Stratigraphic modelling can often be done directly from the data. Creating a geological model from stratigraphy contacts is relatively straightforward.

Although stratigraphic modelling can be straighforward, in some cases it isn’t. If your project is fairly complex, contact us to see the advanced tools that can be used for those cases.
Final stratigraphic model


The first step in most geological models is to define the topography. Generally, the topography is provided as a LIDAR scan, as a triangulated surface or other means. In some case however, there is no data present. In that case, the collar points can be used as done in this example.


The next step is to model the overburden. This can be modelled directly from the lithology data by extracting its contact points and creating an implicit surface representation from them. In other circumstances, manual correction might be needed. With the two contacts created the overburden can be modeled between them.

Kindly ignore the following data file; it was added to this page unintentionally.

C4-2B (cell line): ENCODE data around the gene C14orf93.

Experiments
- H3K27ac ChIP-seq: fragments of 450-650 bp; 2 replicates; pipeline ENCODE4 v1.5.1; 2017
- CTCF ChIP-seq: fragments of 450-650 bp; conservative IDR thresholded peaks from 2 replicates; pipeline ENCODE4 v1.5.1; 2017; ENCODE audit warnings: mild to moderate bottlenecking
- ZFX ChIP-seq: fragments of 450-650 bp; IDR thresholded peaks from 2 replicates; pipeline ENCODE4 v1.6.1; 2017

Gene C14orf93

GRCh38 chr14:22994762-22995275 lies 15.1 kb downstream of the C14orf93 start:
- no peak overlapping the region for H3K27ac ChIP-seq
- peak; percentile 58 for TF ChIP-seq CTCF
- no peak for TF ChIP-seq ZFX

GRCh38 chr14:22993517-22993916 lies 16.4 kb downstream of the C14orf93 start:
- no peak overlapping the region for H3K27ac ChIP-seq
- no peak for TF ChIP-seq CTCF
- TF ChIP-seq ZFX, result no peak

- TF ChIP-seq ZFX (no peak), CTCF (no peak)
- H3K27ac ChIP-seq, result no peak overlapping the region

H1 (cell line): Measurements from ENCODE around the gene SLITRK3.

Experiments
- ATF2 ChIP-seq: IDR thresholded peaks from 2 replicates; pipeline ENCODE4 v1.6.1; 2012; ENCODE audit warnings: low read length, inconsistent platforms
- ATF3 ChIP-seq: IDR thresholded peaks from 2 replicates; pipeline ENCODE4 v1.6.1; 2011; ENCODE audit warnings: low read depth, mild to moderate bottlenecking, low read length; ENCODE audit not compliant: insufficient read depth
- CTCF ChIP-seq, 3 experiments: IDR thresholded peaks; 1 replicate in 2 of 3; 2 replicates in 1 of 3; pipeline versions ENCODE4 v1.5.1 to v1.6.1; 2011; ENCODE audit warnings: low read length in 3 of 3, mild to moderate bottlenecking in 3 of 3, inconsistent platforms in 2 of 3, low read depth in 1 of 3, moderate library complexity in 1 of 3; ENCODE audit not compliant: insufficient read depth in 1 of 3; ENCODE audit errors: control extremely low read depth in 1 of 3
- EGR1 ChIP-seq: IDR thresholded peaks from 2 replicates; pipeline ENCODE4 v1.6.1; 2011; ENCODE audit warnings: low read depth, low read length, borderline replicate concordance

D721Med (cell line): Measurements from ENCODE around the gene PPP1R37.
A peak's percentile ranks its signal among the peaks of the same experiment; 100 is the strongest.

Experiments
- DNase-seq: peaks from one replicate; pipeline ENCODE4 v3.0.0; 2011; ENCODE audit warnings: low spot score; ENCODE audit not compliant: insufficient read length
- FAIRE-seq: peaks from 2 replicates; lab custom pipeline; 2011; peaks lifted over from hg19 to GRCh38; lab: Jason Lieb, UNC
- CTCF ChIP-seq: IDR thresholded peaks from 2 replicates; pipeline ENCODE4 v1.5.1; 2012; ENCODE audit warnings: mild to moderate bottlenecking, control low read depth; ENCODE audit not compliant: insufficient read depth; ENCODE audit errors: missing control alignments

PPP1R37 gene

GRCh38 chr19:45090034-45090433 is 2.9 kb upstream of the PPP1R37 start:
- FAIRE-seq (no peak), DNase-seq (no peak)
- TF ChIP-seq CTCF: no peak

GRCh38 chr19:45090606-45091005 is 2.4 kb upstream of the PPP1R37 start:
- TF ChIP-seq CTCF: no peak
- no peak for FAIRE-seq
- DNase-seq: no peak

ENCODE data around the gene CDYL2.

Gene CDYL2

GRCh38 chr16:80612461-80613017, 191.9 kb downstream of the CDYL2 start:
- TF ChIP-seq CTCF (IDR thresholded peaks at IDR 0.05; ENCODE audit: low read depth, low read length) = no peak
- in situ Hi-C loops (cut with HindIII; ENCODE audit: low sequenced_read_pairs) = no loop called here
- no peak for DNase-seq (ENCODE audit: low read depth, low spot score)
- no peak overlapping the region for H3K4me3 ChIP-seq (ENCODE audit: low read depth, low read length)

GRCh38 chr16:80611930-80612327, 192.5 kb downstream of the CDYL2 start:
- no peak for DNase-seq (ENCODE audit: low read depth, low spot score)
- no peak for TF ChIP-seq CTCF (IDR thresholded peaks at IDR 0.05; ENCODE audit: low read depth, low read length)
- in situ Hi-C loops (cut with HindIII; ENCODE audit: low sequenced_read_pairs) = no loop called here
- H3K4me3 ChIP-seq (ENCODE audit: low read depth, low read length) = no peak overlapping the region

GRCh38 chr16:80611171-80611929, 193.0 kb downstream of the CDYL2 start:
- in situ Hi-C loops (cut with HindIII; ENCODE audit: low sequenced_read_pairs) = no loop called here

Following the overburden, the actual stratigraphic layers can be modelled. To this end the same approach is used by extracting the contact points for each layer followed by creating an implicit model through them. This results in a list of contacts extending to the project boundary.

Geology model

When the contacts for each stratigraphic layer are defined, they can be used to build the final model. Typically the geological model is build from youngest to oldest or vice versa. Either way is possible, but beware that the order will have an effect on the final results!

Lithology Data
Extracted contact points
Lithology Data

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